“When I was 21 years old, I was in a motorcycle accident. I was in Charity Hospital. A senior deacon from the church I grew up in came to my hospital bed, put his finger right here in my face and said, ‘Boy, obedience is better than sacrifice.’ He said, ‘You need to surrender your life to the Lord, and if you surrender your life to the Lord, you will not be throwing your life away in this world.’ And so, I cried out to God that night. I said, ‘God, I don’t know if I’m going to live or if I’m going to die, but they tell me that I’ve got a 50-50 chance of living. God, if you wake me up tomorrow morning, I’ll serve you all the days of my life.’ That was in October of 1977, and I’ve never turned back.”

“We’ve got to consciously make decisions to do all we can to foster lives that the enemy and the world are pulling up,” he said. “Realize that you’re my brother; I’m your brother; you’re my sister. We need each other.”

“In the Body of Christ, we need to take the high road to show the world how we, as people with different racial and cultural heritages, should love our neighbor,” Pastor Luter said. “If we don’t get along down here, how do we think we’re going to go to heaven and get along?”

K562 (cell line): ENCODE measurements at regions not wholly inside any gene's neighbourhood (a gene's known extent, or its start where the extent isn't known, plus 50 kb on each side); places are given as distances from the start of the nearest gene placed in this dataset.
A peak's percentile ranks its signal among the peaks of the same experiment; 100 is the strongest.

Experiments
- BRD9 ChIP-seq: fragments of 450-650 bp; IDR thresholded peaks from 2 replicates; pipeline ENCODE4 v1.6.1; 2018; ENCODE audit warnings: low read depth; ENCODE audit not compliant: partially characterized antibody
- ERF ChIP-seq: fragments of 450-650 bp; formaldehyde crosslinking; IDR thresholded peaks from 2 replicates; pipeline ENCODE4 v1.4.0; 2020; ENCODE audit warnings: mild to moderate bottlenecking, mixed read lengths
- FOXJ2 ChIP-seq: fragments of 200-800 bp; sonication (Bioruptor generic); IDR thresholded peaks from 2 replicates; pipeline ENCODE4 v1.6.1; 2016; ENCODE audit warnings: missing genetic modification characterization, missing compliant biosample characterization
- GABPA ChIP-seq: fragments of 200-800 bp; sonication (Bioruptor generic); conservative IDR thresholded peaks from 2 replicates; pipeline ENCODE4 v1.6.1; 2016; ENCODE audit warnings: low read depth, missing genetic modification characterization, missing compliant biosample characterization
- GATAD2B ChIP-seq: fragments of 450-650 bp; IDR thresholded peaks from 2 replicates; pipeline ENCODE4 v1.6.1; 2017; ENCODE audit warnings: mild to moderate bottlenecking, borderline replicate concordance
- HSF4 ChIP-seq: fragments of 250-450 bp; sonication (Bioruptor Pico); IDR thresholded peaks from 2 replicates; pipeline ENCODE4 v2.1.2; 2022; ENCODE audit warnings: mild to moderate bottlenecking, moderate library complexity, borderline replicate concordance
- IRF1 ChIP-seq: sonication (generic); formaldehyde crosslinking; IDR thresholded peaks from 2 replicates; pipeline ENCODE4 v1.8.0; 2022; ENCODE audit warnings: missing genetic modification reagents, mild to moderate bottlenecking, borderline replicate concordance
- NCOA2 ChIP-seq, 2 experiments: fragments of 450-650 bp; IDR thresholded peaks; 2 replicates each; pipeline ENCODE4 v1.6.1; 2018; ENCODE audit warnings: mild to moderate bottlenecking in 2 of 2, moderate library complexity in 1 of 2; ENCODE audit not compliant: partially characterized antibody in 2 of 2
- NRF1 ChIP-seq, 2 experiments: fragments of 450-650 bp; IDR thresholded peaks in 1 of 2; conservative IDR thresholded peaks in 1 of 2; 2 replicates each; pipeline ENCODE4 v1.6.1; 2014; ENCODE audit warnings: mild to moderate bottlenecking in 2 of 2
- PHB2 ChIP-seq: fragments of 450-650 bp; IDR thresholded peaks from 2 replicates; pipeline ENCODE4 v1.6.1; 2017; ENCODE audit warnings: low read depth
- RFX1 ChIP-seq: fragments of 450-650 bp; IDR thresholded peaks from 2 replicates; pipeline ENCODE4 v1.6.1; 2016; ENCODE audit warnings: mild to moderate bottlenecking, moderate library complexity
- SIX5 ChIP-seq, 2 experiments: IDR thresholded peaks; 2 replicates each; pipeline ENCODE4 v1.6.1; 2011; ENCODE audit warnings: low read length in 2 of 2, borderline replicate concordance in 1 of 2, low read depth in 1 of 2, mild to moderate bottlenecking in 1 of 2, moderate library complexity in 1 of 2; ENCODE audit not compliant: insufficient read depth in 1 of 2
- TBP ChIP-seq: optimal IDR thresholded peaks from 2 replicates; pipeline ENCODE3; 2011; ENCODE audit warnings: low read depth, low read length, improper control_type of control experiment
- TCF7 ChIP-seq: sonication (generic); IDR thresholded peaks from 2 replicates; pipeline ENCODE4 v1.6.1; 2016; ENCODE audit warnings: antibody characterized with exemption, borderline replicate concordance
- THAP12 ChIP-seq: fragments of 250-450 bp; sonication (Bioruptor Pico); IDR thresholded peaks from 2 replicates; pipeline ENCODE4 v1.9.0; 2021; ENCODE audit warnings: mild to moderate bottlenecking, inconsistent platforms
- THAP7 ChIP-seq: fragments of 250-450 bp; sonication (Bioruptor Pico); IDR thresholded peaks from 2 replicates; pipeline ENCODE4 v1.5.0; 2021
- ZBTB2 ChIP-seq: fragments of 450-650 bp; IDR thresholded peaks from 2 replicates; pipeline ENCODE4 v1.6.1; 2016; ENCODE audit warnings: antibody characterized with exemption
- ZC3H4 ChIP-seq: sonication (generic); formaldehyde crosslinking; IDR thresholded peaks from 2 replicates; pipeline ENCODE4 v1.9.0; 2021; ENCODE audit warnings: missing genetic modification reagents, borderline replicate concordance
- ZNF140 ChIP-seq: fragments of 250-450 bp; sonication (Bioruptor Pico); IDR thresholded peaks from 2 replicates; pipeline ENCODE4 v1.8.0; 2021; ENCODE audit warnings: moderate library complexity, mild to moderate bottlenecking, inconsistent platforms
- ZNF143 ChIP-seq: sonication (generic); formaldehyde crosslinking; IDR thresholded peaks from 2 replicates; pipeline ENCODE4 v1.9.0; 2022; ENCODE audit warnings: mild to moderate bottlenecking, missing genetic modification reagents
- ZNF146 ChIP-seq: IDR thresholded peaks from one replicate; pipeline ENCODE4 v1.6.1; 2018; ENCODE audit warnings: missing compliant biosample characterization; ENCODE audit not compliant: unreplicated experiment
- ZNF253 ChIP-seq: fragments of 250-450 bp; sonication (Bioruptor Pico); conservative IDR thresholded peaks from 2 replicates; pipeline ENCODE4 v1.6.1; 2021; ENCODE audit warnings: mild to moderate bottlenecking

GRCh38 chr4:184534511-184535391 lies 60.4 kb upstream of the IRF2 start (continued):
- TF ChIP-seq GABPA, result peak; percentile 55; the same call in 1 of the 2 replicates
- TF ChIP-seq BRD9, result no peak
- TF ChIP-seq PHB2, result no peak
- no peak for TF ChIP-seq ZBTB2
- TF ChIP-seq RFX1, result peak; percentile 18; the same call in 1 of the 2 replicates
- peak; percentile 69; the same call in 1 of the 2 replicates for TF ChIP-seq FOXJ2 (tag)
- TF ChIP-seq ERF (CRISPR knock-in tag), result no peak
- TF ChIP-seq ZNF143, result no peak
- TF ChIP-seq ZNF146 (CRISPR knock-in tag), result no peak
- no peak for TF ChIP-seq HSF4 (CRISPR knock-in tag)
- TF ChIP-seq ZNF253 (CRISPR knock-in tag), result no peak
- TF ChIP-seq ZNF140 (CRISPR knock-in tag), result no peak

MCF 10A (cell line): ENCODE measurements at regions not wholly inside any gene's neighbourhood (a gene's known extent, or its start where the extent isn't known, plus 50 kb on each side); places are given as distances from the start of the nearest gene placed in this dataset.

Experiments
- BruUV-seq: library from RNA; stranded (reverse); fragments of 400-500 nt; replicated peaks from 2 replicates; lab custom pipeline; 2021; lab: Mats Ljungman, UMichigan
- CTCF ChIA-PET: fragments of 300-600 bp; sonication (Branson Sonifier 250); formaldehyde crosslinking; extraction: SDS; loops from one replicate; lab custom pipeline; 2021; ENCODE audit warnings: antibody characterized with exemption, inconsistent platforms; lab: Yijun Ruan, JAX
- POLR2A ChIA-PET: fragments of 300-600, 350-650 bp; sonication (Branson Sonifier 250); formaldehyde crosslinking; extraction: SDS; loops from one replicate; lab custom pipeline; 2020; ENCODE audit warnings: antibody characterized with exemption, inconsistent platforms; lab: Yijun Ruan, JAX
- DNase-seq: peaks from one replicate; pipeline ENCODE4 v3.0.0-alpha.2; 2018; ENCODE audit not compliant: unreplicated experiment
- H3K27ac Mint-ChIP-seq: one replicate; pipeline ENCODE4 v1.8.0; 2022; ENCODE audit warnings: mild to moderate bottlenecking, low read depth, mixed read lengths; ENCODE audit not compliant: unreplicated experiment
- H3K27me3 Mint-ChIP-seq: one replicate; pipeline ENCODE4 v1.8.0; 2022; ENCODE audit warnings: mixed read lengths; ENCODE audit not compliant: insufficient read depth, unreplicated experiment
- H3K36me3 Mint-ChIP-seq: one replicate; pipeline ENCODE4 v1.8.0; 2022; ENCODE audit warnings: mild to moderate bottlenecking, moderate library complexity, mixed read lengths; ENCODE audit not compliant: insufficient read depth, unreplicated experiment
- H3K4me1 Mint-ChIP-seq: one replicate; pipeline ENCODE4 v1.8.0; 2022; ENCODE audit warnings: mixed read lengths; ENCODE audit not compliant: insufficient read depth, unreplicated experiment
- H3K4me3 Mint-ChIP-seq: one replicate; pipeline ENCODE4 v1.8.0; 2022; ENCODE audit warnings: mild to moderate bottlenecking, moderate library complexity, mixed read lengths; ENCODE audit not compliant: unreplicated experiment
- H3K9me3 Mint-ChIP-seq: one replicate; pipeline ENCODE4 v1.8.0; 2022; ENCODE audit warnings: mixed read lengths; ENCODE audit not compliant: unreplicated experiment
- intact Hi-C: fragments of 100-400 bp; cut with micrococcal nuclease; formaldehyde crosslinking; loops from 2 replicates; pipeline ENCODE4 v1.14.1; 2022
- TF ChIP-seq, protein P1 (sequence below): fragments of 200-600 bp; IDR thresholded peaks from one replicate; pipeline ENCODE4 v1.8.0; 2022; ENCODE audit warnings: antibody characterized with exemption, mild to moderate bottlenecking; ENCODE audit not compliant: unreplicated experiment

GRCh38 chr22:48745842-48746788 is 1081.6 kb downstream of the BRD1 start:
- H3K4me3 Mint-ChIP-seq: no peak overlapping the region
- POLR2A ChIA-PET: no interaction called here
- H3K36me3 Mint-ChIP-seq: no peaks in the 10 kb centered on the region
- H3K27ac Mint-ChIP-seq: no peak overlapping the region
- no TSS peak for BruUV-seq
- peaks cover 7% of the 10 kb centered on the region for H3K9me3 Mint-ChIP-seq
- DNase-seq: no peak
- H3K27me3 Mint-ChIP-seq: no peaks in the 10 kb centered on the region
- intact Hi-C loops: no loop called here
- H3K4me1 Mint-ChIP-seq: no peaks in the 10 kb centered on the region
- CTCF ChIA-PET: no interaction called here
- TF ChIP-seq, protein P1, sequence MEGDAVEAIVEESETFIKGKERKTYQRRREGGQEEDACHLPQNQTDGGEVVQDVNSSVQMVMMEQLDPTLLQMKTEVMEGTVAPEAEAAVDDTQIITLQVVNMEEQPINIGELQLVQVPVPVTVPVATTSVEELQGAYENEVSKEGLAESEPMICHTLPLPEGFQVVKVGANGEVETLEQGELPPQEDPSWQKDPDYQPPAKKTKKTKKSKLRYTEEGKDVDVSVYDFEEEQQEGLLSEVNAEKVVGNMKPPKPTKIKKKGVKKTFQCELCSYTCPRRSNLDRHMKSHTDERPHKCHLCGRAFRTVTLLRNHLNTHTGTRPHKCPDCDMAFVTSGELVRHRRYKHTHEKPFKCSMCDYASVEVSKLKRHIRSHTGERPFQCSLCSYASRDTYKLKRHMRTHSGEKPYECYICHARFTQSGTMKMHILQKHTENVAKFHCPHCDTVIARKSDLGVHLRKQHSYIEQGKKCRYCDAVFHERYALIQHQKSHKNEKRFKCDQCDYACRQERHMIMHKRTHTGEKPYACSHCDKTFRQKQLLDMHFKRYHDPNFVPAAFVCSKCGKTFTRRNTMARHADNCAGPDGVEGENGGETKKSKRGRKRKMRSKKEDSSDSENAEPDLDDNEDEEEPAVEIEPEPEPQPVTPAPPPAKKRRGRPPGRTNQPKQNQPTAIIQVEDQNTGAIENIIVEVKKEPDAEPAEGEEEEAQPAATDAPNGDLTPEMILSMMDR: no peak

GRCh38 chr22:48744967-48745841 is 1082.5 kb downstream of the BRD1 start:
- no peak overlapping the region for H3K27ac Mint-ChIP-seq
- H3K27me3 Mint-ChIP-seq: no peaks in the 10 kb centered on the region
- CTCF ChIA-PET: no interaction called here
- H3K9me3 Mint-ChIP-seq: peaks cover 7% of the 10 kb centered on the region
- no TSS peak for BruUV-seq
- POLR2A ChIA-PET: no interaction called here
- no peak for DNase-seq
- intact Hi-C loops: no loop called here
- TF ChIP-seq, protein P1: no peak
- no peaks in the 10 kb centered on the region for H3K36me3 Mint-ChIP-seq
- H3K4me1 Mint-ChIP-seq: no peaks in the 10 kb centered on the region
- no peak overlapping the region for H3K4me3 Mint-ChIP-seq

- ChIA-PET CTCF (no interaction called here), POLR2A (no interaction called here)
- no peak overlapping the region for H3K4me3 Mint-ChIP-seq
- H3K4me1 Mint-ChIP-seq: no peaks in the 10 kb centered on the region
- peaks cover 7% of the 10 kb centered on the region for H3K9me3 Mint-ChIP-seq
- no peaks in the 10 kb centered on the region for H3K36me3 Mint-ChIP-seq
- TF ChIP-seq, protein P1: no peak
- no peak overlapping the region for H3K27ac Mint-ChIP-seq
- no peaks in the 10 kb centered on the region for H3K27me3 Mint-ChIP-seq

“We need to step up and realize, as I heard from a pastor friend in Philadelphia: ‘In America, we don’t have a skin problem; we have a sin problem.’ We need to give ourselves to God and realize that all of us are God’s children. We need to step up to the front and exemplify that in our lives.”

“First of all, we have to pray. Ask God for leadership,” Pastor Luter said. “Ask God for direction as to how we are to see the things that are happening in our society and deal with these times. Things will not change in America because of who the president is, or who the governor is, or who is riding an elephant or riding a donkey. Things will change in America when men of God and women of God seek God’s face. Because I believe that when God’s people stand, God’s people can make a difference.”

 “We need to pray for those in authority. There are some individuals that I call by name like the governor and his wife Donna, and the guys in my church who are representatives. But also pray in general that God will touch the hearts of those in our legislature because the decisions they make will affect all of us. And we need not only to start from the president, to our governors, to our state legislators, our mayors, the police chief, but everybody who’s in authority. God tells us to pray for them [1 Timothy 2:1, 2].”